A NEW BLOG that moves memory findings from the lab to real life!
By: Idil Uner
“(...) we all have moments sketched in our memories (...) that come flooding back to us when we’re feeling a certain way, a reminder perhaps, of why we are who we are today.”
What is memory?
A few days ago my friends and I were enjoying the comfort of my heated home, leaning on each other trying to perch ourselves on my wooden windowsill; we were reminiscing about our night at Igloofest, an annual outdoor music festival in Montreal. I was laughing (the kind of laugh that comes from your belly and makes your ribs hurt) about how just one foot past the entrance, one wrong step onto a layer of thick yet invisible ice had me wiped out and falling on my back. I reminded them of how our cheeks were in a constant rosy state from the freshness outside, and how much of a twisted joke it was that we had decided to go on an unbearably cold day as it was -30 degrees Celsius with a windchill, which to be fair is nothing unusual for this time of the year. My friends, on the other hand, didn’t seem to recall these details, nor the crackling sound of the fire or the smell of beaver tails, they were instead chatting about how fun it was to be there as a group of friends before graduating, even though it was the type of day we should have done everything in our power to spend as little time outside and as much time inside as humanly possible. So, how is it that we had all experienced the same event, but our narratives and memories were different?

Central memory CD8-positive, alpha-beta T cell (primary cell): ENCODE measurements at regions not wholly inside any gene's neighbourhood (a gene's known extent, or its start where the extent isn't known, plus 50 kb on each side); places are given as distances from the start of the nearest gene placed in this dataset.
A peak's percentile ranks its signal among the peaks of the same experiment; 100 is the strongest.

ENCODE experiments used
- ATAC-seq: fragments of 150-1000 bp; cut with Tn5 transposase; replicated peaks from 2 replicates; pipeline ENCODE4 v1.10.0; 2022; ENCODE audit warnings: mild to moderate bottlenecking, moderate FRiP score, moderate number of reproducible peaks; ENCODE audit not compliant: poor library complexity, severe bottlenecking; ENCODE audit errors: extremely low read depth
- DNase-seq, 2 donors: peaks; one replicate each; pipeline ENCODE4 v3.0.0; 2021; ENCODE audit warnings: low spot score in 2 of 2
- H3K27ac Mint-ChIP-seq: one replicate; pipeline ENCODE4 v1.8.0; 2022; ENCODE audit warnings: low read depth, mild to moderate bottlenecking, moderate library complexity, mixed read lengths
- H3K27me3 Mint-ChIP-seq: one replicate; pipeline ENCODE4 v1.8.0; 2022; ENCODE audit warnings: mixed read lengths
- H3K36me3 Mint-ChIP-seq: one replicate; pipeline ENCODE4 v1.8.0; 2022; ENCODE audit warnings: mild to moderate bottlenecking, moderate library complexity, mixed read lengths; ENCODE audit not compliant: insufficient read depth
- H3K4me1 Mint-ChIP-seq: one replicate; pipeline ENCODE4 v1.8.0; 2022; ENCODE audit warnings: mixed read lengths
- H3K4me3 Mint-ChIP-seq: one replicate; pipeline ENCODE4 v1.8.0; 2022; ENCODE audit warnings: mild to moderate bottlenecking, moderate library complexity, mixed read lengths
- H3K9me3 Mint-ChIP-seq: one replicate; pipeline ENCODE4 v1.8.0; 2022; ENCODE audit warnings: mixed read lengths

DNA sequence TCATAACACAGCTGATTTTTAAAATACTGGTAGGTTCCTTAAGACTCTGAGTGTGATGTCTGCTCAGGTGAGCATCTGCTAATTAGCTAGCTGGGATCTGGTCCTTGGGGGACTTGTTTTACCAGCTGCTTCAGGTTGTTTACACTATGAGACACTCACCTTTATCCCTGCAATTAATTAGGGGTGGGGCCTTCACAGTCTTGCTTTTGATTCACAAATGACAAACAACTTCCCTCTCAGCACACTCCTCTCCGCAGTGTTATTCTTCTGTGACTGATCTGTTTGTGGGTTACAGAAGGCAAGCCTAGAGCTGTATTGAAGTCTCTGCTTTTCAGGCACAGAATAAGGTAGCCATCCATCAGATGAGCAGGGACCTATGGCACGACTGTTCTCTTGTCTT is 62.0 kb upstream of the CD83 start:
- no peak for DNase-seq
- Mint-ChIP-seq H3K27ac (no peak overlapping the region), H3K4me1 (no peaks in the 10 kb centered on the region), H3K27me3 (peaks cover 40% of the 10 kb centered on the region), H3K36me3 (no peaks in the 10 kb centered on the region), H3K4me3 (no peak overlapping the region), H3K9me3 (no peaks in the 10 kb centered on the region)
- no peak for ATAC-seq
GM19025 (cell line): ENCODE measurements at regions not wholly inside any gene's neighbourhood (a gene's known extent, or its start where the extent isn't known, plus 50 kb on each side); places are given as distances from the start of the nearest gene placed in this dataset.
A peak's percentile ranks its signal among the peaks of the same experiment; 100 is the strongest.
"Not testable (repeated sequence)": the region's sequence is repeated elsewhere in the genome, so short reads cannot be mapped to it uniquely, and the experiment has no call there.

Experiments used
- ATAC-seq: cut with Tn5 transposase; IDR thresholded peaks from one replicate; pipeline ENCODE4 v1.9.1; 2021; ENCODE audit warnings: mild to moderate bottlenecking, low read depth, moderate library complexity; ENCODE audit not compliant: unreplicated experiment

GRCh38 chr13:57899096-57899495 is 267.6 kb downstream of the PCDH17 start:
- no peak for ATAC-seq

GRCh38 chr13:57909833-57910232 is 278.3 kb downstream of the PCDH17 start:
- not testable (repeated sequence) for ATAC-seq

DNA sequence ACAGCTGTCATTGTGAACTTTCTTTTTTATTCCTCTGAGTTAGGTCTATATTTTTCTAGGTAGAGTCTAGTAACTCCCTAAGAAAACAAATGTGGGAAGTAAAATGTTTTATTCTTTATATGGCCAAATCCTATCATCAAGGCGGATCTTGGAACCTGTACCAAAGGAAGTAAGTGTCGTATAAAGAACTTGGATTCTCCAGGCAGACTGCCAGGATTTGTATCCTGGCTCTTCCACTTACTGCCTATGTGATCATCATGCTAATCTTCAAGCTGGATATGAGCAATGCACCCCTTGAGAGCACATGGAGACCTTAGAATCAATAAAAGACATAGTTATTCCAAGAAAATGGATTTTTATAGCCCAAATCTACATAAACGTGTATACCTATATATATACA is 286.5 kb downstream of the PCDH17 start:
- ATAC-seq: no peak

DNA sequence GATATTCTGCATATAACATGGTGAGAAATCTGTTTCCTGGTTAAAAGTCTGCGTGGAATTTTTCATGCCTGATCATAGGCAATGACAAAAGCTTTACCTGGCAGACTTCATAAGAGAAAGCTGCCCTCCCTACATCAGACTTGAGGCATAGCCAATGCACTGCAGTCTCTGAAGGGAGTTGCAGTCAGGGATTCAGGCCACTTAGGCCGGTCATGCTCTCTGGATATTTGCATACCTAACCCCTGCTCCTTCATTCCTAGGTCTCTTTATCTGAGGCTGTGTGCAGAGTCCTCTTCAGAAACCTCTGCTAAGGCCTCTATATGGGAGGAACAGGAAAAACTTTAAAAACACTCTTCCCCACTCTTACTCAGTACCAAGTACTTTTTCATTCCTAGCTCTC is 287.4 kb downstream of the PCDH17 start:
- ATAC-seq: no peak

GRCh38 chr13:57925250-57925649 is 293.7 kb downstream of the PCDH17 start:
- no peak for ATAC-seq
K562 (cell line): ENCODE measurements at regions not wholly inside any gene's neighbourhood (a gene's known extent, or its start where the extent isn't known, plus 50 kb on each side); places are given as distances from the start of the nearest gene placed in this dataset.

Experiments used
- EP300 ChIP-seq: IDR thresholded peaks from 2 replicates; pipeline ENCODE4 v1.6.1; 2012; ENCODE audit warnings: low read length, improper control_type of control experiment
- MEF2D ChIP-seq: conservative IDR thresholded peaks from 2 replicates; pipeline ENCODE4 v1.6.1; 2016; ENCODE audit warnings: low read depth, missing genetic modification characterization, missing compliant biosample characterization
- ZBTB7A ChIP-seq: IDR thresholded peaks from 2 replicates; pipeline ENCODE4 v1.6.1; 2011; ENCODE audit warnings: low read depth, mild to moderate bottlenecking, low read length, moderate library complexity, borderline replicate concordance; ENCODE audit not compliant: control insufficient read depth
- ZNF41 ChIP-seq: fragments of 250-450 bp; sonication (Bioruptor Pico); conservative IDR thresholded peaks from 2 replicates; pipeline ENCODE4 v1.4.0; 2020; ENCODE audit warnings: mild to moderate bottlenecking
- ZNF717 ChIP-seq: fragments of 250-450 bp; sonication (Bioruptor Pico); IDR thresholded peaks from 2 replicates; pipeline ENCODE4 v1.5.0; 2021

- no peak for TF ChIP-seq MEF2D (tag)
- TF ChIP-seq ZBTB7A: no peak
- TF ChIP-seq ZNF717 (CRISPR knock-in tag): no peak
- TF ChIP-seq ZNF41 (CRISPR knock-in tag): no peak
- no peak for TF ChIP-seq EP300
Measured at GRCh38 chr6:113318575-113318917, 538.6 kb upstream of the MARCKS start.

Our lab recently published a paper, ‘A neurocognitive perspective on the different forms and functions of autobiographical memory retrieval’, which explains that the difference in remembering might be reflected in the brain. There is one brain region - the hippocampus - that is needed to remember these past autobiographical memories - our past personal experiences, which helps construct memories during retrieval.
There seem to be two strategies for remembering; conceptual (thematic or action details) and perceptual (visual and contextual event) elements. When remembering Igloofest, for example, the conceptual element is that my friends and I had a good time together (supported by the anterior hippocampal activity) while the perceptual element is how cold it was (activating posterior hippocampal activity in the brain).
We have these different strategies for remembering because we use our memories for different purposes. If you want to relive something, for example and as a result experience nostalgia - you will most likely remember very specific details about how you felt, but if you want to remember the past to guide future thinking then you will want to have the overall idea to fit the mold. In terms of decision-making, the paper claims that conceptual remembering is useful to guide ambiguous decisions whereas perceptual remembering is more beneficial for well-structured tasks that have been experienced before.
Essentially, we all have moments sketched in our memories whether we remember them conceptually or perceptually, that come flooding back to us when we’re feeling a certain way, a reminder perhaps, of why we are who we are today. Clearly, memory plays a big role in our lives, though it is often difficult to define. Sure, we could use the dictionary definition but if there is one thing I learned in the Sheldon Memory Lab, it is that memories are much more complex than that.